In this post I’ll walk you through the most useful types of popups, which popup plugins to use on WordPress and all the reasons why you should get a popup on your site (despite the bad rap they sometimes get). Popups, when done poorly, are annoying, interfere with user experience and can leave visitors with a bad taste in their mouth. Yet, when presented in a helpful way, they have been proven to work time and time again.
Not convinced? Let the numbers do the talking:
- 70% of Americans say they get annoyed by irrelevant popup ads, and
- annoying ads is the number one reason why people would block a site.
However, as the Conversion Conference Blog points out, popups “are a lot like Justin Bieber: You either love ‘em, or hate ‘em, but lately you see ‘em everywhere – because they still pull in big crowds.” For example:
Now that I’ve piqued your curiosity, let’s explore the different types of popups, the research into their effectiveness, tips on how to use them well, and WordPress plugins to help you implement them on your site.
Types of Popups
A popup is a form of online advertising generally used to capture email addresses.
There are four popular types of popups:
- Overlay modals: Center screen popups that appear over the page content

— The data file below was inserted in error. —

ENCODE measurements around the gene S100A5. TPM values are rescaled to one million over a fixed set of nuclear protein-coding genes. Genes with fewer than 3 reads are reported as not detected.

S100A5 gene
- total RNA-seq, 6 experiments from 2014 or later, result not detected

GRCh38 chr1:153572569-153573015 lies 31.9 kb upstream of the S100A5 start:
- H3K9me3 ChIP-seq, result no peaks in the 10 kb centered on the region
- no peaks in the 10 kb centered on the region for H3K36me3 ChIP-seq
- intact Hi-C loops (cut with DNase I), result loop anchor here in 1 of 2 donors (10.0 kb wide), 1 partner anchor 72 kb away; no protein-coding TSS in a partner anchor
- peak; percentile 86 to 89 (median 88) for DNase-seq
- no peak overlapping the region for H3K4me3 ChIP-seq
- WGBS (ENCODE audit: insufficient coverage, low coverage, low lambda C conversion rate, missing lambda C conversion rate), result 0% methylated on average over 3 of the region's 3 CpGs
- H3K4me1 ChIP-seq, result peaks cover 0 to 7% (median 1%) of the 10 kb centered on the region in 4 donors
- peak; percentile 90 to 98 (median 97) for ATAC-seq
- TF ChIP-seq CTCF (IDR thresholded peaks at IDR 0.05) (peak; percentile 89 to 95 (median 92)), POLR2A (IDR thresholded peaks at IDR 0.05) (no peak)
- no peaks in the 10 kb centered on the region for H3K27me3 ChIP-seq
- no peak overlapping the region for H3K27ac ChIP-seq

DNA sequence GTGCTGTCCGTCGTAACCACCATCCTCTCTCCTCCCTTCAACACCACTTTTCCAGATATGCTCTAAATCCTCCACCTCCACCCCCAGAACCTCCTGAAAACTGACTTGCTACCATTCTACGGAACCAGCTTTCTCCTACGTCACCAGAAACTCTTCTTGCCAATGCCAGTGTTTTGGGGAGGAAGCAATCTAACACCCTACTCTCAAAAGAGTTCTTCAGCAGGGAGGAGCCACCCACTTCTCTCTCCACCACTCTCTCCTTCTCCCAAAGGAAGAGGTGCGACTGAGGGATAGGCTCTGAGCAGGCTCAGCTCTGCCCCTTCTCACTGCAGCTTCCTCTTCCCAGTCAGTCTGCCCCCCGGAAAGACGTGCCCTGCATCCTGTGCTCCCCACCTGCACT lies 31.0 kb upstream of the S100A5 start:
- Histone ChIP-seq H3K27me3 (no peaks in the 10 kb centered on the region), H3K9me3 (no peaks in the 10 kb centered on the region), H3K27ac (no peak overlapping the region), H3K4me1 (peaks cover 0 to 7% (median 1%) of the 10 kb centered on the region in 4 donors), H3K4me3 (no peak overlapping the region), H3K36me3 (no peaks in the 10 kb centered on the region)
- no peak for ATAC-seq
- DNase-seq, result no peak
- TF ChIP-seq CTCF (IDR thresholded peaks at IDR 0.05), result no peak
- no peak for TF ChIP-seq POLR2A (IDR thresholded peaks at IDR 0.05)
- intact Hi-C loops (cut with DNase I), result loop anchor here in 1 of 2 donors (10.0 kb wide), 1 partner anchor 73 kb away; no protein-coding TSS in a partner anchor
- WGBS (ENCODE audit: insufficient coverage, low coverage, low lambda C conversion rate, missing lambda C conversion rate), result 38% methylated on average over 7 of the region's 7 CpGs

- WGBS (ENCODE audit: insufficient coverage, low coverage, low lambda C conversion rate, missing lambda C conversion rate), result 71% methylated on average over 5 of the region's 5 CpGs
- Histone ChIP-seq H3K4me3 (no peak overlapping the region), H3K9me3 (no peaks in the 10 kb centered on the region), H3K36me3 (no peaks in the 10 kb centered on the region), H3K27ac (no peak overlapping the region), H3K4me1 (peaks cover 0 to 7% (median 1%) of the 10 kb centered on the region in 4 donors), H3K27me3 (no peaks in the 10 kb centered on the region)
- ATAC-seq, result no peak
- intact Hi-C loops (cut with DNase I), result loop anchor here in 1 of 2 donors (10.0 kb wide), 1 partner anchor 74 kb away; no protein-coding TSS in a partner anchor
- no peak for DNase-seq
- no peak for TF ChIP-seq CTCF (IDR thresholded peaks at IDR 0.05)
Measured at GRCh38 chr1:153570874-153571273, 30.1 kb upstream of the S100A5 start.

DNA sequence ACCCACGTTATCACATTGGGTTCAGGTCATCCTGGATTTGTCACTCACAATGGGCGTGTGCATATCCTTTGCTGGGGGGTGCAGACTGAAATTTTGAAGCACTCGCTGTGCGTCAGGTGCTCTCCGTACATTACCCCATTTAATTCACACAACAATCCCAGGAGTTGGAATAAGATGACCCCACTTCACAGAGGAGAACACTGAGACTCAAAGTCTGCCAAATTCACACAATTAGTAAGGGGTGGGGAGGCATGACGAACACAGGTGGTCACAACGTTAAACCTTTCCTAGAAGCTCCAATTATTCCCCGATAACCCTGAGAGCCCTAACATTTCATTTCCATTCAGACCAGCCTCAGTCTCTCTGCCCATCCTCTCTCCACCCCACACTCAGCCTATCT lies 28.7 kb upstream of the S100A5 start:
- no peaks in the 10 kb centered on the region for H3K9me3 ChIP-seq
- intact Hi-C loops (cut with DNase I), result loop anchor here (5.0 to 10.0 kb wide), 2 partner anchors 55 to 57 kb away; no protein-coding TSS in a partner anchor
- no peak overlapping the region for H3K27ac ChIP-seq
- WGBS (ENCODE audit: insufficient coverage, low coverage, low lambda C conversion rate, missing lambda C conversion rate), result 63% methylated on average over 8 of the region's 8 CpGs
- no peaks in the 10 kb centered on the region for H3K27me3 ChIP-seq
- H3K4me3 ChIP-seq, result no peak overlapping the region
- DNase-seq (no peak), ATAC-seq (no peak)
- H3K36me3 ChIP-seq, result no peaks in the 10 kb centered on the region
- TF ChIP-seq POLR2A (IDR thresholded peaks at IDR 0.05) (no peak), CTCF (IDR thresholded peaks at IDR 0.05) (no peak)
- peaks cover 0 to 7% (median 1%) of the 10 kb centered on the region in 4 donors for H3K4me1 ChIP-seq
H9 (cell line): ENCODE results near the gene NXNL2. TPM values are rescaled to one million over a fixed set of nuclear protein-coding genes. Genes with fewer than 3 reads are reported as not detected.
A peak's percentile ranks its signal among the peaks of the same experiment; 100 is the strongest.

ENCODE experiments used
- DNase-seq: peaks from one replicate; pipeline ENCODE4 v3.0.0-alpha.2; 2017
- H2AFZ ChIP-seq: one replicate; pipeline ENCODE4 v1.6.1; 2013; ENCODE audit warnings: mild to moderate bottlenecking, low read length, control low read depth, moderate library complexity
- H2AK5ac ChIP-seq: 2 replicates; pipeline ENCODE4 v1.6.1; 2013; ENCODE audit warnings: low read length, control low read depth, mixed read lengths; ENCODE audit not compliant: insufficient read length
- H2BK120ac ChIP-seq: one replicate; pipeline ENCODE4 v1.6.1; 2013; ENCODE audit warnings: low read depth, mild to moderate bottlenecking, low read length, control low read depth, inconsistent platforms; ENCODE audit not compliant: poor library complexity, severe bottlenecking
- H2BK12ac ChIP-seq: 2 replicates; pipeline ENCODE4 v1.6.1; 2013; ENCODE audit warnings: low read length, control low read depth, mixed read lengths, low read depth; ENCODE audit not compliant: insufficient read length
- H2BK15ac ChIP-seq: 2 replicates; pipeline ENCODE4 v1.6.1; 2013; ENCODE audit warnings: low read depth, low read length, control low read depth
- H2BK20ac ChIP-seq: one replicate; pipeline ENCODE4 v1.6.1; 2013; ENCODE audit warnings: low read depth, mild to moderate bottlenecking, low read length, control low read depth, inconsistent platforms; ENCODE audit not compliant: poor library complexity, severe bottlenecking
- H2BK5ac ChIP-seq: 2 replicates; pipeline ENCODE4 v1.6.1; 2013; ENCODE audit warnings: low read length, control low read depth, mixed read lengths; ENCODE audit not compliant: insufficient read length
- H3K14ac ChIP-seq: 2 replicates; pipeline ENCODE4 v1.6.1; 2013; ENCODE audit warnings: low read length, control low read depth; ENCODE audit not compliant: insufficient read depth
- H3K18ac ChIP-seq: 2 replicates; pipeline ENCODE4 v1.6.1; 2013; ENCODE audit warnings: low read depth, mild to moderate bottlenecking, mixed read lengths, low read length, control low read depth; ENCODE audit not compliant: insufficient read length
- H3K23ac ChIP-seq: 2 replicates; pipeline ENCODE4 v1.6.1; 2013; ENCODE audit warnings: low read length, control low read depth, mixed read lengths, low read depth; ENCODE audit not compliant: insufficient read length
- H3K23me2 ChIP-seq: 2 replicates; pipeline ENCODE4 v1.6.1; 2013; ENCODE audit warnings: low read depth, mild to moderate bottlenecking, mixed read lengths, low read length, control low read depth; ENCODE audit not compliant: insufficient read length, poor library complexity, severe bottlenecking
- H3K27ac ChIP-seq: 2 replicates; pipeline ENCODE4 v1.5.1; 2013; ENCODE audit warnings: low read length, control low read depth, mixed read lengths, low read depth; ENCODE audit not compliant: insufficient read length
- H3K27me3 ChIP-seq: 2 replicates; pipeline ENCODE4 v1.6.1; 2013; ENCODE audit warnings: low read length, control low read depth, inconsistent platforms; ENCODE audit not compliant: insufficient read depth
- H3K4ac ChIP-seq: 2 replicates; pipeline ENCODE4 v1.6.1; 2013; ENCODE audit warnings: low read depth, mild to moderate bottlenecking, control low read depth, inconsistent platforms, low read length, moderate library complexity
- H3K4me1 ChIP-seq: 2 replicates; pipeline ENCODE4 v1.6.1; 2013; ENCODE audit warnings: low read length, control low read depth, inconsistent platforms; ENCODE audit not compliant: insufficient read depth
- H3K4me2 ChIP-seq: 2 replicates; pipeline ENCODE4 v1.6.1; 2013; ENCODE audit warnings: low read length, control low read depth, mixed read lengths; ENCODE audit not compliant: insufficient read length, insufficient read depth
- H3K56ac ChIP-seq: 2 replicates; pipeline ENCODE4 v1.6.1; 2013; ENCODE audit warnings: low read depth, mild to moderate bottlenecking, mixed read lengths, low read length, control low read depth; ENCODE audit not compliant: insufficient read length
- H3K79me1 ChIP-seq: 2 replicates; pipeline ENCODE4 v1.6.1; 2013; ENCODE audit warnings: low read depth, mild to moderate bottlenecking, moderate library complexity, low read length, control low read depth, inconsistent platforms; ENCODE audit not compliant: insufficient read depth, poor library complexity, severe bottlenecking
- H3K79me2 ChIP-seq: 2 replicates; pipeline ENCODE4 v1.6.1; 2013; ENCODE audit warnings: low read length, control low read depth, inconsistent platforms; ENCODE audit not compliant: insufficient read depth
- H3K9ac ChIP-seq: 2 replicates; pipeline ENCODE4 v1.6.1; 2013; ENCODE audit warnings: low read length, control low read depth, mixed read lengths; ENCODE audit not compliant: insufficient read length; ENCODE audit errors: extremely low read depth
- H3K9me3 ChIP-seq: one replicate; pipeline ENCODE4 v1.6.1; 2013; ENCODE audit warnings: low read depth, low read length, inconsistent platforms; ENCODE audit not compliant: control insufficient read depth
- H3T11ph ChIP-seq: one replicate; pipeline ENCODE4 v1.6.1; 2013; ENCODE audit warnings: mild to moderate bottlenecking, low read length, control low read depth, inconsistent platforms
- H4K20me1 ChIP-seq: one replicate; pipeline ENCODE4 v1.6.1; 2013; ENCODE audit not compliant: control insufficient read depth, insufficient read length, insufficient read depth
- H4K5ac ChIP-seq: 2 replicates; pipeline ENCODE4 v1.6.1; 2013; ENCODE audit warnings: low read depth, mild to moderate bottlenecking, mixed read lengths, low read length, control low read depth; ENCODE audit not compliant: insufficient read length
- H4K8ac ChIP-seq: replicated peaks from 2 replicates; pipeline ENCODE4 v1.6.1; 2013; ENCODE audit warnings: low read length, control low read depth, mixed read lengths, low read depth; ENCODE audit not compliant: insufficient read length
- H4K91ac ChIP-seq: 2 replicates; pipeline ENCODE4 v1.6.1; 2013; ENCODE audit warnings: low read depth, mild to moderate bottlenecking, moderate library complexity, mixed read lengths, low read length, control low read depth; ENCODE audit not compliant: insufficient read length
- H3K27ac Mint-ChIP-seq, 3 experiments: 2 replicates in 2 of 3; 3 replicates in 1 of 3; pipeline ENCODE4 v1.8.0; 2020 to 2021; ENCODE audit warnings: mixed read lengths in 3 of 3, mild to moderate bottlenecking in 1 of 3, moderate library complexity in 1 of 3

- Welcome mats: Fullscreen popups that slide above the page content
- Slide-ins: Small boxes that slide in from a bottom-corner of the page
- Banners: Small banners that display at the very top or very bottom of the page
There are also four popular types of triggers, i.e. user actions that prompt a popup to display:
- Page entrance: popup appears when a visitor lands on a page
- Page scroll: popup appears when a visitor scrolls to a certain point on a page
- Time on page: popup appears when a visitor has been on a page for a certain amount of time
- Exit intent: popup appears when a visitor moves their mouse pointer to the edge of the page
Why Use Popups?
While popups are a popular tool for collecting email address, they can also be used for other means, such as:
- Encouraging visitors to download a lead magnet, such as an eBook, i.e. “Free eBook: The Ultimate Guide to Facebook Marketing.”
- Highlighting information to visitors, i.e. “Free shipping for 24 hours! Shop now!”
- Showcasing new products, i.e. “Check out our new 2017 winter collection!”
- Asking visitors a question to gather insights, i.e. “Should we add this new service? Help us decide. Vote now!”
While these uses make a lot of sense when it comes to marketing, we all know that most sites use popups to collect email addresses. Basically, we want another go at trying to woo visitors back and convert them to becoming a customer through email marketing campaigns.
According to Shopify, email converts better than any other channel. In fact, email has an ROI of around 4,300%, according to the Direct Marketing Association. Why? Because a customer’s inbox is personal and getting permission to advertise to them there gives you a level of distraction-free attention for your message that you just don’t get with other advertising channels.